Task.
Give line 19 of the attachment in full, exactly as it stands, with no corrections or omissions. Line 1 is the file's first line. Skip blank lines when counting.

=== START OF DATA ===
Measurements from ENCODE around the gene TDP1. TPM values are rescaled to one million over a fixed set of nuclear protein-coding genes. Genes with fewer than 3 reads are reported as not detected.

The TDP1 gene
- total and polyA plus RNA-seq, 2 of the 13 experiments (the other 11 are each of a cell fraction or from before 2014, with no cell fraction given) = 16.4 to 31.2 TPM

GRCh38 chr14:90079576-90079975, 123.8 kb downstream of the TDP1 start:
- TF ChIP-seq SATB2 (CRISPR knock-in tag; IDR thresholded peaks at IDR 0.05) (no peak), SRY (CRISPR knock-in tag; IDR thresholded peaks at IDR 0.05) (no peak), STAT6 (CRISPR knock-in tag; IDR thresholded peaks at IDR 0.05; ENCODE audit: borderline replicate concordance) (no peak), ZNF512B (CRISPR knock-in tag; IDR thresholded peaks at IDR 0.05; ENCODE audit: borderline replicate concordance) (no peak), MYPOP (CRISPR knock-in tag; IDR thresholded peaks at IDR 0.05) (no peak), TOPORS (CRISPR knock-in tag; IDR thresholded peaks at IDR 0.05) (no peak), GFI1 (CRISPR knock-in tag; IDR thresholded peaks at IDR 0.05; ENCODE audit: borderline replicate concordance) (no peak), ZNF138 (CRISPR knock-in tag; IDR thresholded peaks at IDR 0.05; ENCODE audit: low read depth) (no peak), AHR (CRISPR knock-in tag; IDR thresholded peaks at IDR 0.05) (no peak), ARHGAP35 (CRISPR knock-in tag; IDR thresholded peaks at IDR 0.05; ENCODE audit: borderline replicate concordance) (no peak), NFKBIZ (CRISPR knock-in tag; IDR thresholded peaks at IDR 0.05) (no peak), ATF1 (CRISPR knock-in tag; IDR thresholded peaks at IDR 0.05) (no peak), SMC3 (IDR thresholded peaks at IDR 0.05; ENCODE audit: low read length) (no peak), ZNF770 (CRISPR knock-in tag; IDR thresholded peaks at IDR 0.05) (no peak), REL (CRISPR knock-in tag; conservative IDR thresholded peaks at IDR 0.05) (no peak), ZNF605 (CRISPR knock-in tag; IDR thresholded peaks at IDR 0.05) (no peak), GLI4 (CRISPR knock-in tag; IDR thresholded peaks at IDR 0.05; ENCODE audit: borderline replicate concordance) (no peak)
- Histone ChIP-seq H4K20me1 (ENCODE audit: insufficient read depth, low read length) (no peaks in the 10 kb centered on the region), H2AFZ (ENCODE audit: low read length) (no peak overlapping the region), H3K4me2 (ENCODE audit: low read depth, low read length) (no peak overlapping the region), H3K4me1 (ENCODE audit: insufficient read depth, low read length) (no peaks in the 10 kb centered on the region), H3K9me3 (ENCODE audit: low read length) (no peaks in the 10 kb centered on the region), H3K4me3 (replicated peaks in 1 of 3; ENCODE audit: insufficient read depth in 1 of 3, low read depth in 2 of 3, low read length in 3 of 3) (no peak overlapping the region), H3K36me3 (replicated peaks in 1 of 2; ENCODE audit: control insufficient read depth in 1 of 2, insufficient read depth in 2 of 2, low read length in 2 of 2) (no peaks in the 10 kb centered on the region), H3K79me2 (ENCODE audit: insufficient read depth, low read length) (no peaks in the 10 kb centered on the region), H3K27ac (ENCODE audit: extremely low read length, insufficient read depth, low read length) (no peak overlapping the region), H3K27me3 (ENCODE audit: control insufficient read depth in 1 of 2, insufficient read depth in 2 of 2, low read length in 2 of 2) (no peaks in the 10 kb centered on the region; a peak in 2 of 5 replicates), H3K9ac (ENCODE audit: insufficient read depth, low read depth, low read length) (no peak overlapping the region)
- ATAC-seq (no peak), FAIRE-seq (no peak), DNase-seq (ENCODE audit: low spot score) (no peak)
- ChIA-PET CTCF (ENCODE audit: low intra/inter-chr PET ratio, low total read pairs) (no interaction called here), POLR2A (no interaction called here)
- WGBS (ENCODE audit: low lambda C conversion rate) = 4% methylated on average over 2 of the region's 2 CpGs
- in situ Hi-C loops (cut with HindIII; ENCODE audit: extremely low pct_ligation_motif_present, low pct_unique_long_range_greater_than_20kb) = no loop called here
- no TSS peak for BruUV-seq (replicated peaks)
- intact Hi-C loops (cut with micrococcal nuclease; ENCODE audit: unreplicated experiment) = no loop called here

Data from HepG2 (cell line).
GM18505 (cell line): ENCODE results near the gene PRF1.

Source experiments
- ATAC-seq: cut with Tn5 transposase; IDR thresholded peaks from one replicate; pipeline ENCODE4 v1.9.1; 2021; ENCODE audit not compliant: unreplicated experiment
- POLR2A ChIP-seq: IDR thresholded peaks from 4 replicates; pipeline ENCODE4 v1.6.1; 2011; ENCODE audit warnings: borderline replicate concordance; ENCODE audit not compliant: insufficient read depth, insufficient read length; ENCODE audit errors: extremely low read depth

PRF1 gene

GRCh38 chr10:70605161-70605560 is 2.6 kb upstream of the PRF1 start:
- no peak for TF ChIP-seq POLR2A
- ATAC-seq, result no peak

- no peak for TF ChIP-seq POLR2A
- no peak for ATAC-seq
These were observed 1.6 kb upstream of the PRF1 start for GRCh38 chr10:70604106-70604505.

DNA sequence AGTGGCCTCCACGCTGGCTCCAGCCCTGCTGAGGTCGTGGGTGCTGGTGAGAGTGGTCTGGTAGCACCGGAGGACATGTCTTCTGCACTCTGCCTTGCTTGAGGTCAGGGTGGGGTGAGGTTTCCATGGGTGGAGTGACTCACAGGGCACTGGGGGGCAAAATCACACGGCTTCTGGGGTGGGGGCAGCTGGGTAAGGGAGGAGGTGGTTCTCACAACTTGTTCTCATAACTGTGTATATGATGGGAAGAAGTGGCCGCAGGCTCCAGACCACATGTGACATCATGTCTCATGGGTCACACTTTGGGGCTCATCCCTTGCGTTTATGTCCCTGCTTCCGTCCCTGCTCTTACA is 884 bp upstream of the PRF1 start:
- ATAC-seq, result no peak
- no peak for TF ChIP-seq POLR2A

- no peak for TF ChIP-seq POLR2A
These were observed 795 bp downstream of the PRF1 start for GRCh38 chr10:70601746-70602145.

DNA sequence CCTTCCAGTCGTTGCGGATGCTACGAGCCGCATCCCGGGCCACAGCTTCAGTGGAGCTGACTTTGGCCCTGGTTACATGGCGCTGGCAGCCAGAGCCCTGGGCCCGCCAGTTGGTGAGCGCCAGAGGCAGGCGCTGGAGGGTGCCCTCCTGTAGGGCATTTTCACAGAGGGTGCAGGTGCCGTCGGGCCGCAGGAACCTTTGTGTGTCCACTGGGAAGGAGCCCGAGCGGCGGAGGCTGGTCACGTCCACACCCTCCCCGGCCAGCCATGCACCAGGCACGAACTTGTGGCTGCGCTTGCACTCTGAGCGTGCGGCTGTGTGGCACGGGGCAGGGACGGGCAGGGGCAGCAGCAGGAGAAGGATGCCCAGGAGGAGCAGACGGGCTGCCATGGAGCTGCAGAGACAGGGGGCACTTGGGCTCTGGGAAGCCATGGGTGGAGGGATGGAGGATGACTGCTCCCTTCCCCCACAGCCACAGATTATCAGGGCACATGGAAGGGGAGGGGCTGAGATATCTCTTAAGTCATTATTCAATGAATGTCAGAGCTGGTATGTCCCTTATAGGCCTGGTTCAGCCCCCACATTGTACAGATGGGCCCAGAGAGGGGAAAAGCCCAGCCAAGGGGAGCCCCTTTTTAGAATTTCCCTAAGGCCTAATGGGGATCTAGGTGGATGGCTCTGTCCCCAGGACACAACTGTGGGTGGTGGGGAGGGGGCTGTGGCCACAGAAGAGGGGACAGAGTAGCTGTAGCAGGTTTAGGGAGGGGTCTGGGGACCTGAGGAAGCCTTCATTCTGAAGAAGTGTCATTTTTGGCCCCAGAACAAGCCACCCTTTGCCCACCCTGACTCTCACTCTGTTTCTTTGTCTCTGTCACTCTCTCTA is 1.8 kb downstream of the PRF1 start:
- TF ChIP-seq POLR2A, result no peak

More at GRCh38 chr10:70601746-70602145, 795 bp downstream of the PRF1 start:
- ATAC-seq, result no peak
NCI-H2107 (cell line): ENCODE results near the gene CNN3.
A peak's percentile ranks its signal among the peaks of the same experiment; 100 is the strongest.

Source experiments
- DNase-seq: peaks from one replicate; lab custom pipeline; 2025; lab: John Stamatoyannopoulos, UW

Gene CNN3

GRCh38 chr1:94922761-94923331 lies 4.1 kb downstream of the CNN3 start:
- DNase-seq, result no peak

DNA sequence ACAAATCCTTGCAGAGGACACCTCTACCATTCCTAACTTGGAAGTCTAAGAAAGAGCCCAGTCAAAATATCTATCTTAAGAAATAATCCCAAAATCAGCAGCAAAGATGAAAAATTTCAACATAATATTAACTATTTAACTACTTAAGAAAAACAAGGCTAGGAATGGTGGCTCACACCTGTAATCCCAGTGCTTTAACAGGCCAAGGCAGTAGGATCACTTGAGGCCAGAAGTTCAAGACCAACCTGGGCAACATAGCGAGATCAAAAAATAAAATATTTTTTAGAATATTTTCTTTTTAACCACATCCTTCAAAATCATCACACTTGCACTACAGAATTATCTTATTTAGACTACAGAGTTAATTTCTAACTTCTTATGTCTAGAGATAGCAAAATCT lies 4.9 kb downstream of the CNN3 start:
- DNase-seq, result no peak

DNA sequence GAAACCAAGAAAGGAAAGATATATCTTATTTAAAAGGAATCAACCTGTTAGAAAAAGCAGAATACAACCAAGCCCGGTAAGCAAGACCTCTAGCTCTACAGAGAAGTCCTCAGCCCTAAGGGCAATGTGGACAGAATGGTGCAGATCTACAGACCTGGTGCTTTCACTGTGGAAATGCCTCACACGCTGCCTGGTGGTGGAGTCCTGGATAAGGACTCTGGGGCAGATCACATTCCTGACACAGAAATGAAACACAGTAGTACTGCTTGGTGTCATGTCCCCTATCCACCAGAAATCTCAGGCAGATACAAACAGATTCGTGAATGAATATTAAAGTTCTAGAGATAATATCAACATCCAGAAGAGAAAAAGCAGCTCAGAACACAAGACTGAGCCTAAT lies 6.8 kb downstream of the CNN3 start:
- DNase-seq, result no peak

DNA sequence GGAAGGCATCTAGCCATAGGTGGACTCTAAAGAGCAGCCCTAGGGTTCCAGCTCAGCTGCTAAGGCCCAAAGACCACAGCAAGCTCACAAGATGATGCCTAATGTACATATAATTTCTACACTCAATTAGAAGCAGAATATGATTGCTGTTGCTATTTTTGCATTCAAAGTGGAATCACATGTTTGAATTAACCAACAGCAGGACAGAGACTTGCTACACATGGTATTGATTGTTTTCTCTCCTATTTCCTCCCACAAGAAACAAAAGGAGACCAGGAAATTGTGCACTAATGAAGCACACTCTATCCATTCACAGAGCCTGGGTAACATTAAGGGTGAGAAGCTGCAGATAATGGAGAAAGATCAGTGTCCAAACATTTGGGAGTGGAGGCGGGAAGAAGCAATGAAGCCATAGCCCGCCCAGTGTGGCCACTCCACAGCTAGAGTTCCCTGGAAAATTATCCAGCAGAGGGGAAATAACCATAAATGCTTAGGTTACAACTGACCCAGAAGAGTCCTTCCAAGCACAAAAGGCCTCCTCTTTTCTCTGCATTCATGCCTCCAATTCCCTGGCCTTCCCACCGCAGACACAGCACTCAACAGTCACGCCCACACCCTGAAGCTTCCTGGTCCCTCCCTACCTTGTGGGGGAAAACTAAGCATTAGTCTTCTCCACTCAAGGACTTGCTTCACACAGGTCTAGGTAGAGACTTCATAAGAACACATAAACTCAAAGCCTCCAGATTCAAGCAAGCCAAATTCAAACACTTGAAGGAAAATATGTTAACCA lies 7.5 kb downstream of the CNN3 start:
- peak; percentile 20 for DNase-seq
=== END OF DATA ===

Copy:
GRCh38 chr10:70605161-70605560 is 2.6 kb upstream of the PRF1 start: